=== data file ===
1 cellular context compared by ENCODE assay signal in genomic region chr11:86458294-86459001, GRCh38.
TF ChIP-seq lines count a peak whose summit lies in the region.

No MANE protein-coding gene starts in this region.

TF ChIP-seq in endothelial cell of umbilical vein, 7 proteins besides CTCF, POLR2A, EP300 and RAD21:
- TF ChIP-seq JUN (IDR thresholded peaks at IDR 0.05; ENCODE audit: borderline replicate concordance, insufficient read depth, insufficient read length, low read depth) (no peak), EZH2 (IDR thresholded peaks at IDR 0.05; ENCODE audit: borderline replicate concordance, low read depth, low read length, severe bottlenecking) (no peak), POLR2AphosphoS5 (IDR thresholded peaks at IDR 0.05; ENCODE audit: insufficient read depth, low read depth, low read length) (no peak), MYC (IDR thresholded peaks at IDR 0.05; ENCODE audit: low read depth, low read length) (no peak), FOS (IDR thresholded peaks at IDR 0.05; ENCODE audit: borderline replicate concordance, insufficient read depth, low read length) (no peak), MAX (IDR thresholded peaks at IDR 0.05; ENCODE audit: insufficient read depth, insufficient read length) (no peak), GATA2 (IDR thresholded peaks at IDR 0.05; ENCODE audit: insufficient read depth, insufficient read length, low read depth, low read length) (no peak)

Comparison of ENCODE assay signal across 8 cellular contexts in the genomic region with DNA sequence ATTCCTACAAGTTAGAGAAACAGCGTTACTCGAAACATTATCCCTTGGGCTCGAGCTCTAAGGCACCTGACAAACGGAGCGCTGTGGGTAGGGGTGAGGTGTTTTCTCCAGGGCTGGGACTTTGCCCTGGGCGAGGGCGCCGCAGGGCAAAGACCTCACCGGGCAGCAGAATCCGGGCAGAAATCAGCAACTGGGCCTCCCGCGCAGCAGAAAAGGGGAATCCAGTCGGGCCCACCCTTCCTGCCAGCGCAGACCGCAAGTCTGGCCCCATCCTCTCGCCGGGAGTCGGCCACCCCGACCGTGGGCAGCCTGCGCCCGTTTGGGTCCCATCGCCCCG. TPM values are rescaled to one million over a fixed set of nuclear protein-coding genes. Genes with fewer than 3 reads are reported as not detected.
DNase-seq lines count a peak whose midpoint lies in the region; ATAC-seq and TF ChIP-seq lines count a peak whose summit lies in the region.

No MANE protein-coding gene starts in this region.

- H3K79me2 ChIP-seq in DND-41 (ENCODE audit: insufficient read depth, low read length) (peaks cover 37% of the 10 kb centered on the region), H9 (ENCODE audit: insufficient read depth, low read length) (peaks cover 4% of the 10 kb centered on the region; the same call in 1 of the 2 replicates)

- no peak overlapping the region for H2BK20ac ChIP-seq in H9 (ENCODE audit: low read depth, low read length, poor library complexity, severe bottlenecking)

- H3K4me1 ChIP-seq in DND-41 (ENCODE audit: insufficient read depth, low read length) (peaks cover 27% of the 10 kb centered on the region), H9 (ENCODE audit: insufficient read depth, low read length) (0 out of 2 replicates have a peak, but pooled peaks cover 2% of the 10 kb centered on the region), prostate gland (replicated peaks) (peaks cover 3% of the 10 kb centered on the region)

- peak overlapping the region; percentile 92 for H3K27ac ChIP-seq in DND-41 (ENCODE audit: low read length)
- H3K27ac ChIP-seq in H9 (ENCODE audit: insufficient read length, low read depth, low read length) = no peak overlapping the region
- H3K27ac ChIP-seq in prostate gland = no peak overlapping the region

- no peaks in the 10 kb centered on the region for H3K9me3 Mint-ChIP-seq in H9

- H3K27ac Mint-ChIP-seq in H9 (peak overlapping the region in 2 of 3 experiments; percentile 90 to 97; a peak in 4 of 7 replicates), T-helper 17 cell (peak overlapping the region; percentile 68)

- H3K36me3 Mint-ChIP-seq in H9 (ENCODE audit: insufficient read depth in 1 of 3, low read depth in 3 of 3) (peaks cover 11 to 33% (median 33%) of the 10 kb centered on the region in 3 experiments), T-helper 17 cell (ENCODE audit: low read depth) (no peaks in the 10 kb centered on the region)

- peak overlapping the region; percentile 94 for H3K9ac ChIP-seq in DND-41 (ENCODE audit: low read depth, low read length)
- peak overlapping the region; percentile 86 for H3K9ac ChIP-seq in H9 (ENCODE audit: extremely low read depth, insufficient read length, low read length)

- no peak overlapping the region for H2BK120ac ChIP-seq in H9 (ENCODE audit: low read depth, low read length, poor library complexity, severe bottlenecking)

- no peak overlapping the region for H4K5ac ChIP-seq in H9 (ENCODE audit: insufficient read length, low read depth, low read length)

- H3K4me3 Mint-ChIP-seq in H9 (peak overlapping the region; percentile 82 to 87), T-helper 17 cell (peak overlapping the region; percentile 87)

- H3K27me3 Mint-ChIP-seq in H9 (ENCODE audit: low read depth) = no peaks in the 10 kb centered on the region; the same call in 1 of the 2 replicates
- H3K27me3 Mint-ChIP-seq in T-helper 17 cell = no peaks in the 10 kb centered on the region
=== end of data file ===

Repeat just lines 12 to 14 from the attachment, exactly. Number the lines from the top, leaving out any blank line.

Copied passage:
- peak overlapping the region; percentile 92 for H3K27ac ChIP-seq in DND-41 (ENCODE audit: low read length)
- H3K27ac ChIP-seq in H9 (ENCODE audit: insufficient read length, low read depth, low read length) = no peak overlapping the region
- H3K27ac ChIP-seq in prostate gland = no peak overlapping the region